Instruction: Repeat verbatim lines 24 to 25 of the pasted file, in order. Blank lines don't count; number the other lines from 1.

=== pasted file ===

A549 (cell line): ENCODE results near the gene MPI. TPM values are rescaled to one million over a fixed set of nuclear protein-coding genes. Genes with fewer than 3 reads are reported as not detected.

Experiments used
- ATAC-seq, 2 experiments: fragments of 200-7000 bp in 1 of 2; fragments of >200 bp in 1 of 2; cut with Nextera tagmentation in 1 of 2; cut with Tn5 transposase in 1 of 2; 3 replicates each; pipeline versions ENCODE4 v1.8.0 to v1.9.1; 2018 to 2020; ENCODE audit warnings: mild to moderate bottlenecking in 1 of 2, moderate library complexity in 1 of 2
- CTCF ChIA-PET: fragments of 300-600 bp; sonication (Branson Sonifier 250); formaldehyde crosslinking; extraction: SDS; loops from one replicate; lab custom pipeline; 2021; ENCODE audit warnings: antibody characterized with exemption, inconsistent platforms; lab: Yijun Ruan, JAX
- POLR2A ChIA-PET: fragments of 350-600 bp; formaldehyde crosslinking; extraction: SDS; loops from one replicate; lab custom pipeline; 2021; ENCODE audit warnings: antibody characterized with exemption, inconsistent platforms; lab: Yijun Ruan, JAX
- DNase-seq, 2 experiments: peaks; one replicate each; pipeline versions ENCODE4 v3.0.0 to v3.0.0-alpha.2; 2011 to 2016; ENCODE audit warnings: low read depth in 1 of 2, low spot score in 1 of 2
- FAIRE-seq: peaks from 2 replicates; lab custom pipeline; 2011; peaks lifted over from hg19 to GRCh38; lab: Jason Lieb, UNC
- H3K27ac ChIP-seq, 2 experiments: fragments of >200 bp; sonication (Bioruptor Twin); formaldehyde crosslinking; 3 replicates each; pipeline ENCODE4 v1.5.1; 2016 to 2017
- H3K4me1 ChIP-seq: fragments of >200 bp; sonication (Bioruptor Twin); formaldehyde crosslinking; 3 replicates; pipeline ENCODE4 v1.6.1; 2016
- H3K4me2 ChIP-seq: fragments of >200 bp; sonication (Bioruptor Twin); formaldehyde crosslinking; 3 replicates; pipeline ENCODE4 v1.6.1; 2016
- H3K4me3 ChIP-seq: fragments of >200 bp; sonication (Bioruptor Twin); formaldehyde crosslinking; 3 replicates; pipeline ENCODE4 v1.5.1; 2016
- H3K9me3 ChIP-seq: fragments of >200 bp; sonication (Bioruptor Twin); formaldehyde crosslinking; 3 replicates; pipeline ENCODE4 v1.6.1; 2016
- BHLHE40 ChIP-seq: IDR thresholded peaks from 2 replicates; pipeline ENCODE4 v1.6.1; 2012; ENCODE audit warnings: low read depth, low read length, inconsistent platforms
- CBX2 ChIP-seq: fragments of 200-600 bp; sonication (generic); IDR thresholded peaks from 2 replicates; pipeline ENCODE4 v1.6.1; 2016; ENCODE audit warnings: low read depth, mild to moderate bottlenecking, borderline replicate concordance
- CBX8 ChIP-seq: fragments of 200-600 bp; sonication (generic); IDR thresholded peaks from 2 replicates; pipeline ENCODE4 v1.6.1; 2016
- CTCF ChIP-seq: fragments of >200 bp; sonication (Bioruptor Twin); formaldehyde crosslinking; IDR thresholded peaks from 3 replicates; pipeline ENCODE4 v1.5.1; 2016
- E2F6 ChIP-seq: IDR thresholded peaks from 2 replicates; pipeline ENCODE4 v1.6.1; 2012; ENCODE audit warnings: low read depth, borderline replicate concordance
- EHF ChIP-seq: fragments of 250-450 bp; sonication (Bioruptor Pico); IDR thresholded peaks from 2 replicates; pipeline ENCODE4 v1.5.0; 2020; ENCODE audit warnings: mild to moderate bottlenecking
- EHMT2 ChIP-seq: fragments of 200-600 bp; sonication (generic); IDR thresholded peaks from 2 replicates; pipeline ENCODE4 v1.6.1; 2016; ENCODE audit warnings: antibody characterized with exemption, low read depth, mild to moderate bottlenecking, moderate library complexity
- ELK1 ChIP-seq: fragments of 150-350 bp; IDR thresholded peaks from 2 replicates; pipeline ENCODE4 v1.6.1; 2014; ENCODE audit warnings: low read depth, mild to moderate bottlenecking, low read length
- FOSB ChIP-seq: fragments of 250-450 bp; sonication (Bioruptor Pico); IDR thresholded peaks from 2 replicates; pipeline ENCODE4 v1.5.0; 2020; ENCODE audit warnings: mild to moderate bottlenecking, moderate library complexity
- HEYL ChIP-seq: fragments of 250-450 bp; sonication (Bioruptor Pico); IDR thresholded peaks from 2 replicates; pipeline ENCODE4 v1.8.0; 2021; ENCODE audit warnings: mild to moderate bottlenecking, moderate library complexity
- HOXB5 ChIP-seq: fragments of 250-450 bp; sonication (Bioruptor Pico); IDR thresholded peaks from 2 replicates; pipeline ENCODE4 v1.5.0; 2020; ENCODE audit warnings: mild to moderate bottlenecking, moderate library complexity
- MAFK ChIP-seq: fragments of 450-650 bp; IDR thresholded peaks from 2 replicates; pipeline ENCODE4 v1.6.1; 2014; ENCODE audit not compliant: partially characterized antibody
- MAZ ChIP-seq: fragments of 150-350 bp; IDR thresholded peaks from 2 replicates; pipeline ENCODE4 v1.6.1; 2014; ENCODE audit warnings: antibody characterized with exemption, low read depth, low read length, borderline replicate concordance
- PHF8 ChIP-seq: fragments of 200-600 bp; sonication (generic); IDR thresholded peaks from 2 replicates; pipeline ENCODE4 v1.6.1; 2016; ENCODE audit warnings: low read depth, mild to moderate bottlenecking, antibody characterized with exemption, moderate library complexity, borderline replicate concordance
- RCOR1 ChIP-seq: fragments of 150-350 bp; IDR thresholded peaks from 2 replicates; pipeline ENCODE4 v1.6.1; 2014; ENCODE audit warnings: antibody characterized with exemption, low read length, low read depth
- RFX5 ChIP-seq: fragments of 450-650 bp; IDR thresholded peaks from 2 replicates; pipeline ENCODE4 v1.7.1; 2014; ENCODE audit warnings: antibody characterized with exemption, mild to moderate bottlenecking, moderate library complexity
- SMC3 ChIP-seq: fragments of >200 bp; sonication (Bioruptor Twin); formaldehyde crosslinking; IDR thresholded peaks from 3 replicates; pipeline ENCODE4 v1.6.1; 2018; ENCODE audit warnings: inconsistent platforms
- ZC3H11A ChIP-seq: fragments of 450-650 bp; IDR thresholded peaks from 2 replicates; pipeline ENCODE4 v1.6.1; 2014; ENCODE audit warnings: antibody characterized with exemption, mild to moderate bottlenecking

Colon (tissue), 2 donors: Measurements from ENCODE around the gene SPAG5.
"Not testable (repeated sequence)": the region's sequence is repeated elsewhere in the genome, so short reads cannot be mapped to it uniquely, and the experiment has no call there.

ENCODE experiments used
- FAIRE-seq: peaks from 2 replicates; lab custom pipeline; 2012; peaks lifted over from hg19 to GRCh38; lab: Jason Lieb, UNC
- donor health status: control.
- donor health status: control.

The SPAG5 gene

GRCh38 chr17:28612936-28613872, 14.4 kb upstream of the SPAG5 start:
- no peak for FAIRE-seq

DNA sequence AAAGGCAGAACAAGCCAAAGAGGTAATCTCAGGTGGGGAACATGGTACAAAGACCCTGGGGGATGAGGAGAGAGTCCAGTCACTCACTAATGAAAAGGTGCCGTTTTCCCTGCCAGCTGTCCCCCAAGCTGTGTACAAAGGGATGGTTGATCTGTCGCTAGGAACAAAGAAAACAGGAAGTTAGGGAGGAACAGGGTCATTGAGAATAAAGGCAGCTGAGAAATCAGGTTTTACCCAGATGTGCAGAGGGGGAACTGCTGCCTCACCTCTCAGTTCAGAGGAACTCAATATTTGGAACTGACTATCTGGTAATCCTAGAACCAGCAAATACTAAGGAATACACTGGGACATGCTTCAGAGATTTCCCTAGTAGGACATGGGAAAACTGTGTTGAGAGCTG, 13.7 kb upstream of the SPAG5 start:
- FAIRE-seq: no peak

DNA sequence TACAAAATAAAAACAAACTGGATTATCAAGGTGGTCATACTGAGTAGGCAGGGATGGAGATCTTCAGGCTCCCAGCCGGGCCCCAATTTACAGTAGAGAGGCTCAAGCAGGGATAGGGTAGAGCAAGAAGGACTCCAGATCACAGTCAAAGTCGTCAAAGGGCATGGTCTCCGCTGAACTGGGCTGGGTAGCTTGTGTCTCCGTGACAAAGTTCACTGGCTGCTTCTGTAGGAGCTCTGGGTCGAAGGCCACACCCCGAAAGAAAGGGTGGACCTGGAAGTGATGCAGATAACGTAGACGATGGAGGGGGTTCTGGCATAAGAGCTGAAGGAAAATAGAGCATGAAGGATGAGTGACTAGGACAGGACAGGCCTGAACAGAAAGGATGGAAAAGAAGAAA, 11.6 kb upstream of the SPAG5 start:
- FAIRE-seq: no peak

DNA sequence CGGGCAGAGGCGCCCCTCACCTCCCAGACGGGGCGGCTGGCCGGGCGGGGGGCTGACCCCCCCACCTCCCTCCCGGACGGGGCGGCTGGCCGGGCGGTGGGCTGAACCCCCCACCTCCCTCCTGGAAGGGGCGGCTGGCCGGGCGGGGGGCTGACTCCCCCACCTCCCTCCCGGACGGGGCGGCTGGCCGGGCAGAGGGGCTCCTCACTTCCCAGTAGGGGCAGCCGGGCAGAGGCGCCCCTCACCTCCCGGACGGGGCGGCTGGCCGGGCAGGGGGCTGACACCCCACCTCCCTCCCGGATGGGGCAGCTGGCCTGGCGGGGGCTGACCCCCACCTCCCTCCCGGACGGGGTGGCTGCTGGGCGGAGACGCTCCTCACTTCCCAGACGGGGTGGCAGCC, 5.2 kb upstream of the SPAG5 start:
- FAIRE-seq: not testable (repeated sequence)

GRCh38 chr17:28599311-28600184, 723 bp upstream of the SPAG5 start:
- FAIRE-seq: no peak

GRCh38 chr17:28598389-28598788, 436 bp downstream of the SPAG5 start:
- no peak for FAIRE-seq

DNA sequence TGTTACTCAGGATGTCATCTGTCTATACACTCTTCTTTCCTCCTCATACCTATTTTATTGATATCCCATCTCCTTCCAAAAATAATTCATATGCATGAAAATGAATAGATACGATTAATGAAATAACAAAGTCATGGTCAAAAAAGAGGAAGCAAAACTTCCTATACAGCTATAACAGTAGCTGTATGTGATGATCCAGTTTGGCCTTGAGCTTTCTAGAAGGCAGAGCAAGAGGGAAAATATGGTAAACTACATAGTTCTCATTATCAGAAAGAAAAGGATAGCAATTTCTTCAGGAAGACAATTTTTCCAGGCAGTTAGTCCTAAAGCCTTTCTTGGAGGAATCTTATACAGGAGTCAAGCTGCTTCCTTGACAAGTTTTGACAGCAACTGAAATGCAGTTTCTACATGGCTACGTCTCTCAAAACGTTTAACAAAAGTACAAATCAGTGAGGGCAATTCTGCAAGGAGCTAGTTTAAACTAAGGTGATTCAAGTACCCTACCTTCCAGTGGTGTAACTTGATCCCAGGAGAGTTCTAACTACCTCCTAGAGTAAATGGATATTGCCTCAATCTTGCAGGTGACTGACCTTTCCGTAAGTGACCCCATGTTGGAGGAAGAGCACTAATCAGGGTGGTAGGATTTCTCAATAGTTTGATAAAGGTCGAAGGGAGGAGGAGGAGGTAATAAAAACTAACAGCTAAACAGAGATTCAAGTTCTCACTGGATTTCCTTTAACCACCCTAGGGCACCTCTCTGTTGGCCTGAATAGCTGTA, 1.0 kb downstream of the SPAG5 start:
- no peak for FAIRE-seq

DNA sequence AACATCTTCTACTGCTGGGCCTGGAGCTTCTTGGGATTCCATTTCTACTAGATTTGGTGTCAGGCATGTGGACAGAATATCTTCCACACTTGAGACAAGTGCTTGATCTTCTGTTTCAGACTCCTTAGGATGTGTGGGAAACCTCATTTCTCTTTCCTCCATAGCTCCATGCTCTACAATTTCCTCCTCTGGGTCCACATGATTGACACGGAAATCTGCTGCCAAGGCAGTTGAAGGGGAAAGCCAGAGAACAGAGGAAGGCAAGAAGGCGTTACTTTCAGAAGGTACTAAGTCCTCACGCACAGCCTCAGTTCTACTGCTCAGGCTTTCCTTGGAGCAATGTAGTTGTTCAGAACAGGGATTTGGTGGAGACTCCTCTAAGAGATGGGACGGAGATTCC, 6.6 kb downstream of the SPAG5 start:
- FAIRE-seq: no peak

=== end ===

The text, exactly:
- MAFK ChIP-seq: fragments of 450-650 bp; IDR thresholded peaks from 2 replicates; pipeline ENCODE4 v1.6.1; 2014; ENCODE audit not compliant: partially characterized antibody
- MAZ ChIP-seq: fragments of 150-350 bp; IDR thresholded peaks from 2 replicates; pipeline ENCODE4 v1.6.1; 2014; ENCODE audit warnings: antibody characterized with exemption, low read depth, low read length, borderline replicate concordance